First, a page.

Wednesday, February 8, 2012
Not Only A Right, But A Responsibility
This photograph of Alexandra Knight with her son, Truett, appears in the book “Chicks with Guns.” “I’m so eager to teach my boys everything I know,” the Houston mom writes in the book. “Knowing that one day they will be teaching their boys or girls the same thing with the same gun makes me smile.” Taken from an article written by Laura T Coffey, 9.28.2001 on www.today.com
Years ago, while traveling back from the Reno Rodeo in Reno, Nevada, on my way to Elko, Nevada; I had a blow-out on the front driver's side of my extended-cab pickup. It pulled me into the barrow pit, and the pickup slid halfway down a very steep embankment. The angle that the truck was left in, made it very difficult to change the tire.
There were two other things that made this bad situation worse:
1) It was 2 am
2) I had my four-year-old daughter and year-old son with me.
I knew how to change a tire - but like I said - the truck was sitting at a bad angle and jacking it up was fairly dangerous. One young man stopped to ask if I needed help when I was just getting the bad tire off. He said something about it being at a "hairy angle", and the next thing I knew, he was speeding off on his merry little way! By the time I got the tire completely changed, a highway patrolman stopped. Good thing! He had to hook up to me and give me a pull out of the barrow pit, as the truck was just a 2-wheel drive.
When he first stopped, he of course checked over the situation. He looked me square in the face and asked, "What do you have with you for protection?" I felt sheepish when I had to answer that all I had was a tire iron. "You need to have more than that with you, if you know what I mean!", he exclaimed. I knew from the concerned look on his face and the tone in his voice, that he strongly felt it to be my responsibility to not only care for my own safety, but the safety of the kids. "I would hate myself if I came upon you too late to help you!", he continued. I thought long and hard on his words, went home, and wrote this poem:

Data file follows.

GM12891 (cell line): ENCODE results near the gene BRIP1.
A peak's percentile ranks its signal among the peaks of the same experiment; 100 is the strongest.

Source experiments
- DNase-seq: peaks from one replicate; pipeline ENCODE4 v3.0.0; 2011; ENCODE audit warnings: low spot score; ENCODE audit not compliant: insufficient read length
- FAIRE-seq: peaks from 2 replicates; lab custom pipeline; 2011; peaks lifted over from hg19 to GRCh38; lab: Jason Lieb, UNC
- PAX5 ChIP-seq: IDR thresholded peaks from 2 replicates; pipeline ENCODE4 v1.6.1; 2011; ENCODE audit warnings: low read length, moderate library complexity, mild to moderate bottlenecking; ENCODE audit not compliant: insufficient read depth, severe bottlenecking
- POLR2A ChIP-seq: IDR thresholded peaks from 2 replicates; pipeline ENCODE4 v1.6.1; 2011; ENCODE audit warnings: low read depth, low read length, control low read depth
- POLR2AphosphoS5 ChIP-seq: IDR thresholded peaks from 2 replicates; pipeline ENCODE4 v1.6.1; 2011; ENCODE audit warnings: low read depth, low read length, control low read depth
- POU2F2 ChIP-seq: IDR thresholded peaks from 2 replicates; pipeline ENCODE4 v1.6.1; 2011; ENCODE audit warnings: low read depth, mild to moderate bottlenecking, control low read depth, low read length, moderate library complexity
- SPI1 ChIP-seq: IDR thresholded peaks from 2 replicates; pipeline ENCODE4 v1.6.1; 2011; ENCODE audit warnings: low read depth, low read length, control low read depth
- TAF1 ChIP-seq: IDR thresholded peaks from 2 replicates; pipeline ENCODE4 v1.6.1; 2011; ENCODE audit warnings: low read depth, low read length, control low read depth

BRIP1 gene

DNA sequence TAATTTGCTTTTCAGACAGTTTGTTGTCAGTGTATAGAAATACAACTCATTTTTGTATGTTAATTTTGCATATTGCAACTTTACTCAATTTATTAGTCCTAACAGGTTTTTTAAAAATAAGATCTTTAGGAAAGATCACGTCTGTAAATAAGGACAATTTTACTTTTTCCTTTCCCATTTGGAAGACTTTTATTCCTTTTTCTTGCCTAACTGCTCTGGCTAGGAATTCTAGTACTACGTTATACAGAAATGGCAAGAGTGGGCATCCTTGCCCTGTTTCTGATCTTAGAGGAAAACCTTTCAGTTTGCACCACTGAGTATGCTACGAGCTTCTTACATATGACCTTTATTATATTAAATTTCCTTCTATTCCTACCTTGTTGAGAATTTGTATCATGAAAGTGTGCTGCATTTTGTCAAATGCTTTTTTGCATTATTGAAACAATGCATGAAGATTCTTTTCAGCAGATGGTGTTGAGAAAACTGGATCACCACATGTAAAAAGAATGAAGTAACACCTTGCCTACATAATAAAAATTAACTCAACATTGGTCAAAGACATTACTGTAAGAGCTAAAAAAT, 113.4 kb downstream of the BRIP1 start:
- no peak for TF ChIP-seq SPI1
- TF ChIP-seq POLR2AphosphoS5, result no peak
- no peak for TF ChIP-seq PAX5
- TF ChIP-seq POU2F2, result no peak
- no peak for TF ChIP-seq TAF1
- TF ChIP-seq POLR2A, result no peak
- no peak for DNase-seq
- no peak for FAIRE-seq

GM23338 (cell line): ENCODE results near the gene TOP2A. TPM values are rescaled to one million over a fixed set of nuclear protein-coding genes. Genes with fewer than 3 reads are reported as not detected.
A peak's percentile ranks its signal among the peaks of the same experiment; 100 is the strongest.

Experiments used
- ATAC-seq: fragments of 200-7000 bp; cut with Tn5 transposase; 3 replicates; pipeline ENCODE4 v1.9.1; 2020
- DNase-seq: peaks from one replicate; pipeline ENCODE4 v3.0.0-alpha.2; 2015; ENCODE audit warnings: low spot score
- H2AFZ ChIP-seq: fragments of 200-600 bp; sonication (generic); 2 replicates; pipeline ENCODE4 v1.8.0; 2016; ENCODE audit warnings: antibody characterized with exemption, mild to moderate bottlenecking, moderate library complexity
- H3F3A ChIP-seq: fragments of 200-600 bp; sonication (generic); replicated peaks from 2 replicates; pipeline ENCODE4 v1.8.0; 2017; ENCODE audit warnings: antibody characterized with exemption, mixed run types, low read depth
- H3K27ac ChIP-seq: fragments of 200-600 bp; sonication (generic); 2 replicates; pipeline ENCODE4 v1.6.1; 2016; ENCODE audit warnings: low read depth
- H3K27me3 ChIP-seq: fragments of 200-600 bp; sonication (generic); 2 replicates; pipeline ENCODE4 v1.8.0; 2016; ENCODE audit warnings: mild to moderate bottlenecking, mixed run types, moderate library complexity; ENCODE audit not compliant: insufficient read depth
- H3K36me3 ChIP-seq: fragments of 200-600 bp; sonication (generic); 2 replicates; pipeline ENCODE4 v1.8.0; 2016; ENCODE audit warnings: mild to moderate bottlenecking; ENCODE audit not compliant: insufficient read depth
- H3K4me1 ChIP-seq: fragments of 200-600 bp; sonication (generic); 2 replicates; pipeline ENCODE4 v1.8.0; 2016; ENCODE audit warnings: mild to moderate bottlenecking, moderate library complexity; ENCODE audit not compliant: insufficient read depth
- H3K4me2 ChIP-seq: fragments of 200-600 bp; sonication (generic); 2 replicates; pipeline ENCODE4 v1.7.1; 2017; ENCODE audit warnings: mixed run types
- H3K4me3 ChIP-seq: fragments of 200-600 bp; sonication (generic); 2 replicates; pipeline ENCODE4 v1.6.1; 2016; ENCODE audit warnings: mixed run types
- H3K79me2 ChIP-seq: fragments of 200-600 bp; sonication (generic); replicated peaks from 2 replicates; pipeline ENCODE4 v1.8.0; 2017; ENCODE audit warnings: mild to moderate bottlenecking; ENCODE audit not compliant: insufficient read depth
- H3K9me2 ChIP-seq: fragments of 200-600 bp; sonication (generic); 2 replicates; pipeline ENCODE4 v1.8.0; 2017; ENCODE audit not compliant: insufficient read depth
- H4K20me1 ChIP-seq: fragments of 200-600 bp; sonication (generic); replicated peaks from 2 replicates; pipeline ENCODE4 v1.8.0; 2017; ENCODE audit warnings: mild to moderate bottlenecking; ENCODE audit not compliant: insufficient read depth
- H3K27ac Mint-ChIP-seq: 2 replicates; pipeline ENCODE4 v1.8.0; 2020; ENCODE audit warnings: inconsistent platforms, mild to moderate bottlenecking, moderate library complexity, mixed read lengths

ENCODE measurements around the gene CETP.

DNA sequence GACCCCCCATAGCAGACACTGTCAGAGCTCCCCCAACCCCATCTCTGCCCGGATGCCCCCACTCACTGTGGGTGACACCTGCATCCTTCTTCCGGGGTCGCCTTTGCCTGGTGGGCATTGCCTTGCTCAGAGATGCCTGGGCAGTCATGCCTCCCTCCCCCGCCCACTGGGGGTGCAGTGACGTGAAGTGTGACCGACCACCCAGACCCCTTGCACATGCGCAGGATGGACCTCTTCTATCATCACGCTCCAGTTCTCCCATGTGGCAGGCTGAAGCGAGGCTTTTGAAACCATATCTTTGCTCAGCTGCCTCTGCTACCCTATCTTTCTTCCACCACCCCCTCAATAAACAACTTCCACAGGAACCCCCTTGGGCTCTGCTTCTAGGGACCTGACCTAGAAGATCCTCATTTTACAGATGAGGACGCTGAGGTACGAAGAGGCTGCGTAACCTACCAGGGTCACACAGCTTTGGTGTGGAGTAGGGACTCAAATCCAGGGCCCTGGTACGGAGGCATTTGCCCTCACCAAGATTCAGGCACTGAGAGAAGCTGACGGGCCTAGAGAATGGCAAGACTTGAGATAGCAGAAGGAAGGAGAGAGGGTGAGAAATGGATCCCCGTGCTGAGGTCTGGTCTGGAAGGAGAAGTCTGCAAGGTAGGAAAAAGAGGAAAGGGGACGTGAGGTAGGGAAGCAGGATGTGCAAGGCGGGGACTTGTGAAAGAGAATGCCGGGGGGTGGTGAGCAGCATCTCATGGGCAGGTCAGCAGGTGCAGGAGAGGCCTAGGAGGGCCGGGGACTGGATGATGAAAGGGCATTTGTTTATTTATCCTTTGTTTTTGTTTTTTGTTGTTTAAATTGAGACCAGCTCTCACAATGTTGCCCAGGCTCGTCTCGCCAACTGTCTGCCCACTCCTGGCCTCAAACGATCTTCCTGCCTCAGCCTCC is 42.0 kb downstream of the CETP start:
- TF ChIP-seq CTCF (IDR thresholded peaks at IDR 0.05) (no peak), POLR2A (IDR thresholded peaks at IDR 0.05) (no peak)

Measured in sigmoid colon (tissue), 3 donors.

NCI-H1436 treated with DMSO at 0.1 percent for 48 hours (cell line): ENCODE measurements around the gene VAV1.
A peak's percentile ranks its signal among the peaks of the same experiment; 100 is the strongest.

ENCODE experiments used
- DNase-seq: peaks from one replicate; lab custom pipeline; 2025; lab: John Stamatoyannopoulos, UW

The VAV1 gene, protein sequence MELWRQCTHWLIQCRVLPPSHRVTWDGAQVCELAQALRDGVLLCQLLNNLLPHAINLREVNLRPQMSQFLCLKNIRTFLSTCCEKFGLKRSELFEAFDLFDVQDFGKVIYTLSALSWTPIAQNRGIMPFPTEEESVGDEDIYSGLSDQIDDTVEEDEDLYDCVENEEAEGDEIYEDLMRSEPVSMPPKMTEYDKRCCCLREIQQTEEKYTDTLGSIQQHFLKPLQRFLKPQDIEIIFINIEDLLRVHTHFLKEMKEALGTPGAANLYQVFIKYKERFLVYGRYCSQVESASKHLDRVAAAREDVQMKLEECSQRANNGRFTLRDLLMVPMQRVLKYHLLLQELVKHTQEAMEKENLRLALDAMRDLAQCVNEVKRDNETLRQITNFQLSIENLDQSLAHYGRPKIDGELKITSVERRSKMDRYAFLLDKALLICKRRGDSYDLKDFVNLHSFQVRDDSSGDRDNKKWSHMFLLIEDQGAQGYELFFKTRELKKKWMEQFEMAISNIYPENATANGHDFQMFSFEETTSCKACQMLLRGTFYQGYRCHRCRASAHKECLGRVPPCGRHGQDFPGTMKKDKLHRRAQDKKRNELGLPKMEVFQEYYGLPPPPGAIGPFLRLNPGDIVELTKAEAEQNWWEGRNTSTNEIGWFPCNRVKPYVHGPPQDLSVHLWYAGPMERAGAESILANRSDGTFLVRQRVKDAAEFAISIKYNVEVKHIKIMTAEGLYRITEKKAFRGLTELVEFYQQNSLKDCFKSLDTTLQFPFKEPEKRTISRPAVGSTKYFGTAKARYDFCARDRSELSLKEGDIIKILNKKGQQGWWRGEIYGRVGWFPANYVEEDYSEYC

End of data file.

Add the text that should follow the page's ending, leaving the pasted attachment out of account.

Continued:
Not Only A Right, But A Responsibility By Eileen Phillips
"I just don't think I could touch a gun!"
Said the woman with a shudder;
"I didn't grow up in a gun atmosphere",
She ended with a mutter.
I have heard this conversation,
And never knew what to say before;
I have never quite agreed with it,
But arguing is such a chore!
There is a time when one should,
Give an opinion albeit humble;
For I feel that if the world goes on like this,
Our society will certainly crumble!
We depend upon the government
To protect, provide and preserve;
To pay for the unexpected,
And to "give us what we deserve"!
We're a people of wants and needs,
And expect others to get us through strife;
But do we have a God-given right,
To ask another to trade in his own life?
Should a policeman or woman on duty,
Have all that laid at THEIR door?
Or should we as individuals,
Do a little something more?
We have the responsibility,
And we certainly have the right;
To protect, provide, and preserve,
Our families, our freedom, our rights!
And yes, it's work to learn to do that,
It takes a lot of practice and time;
Self-protection is a skill,
That could prevent a crime!
It's true, that old saying,
"God helps those who help themselves!"
One certainly cannot do that,
With a gun tucked away on a shelf!
We wouldn't think to starve ourselves,
We look upon suicide with distaste;
And yet we turn our noses to guns,
And would give up our life in such haste!
We have the responsibility,
Each and every one;
To keep ourselves alive,
And that could mean with a gun!
There is some really useful information on this site: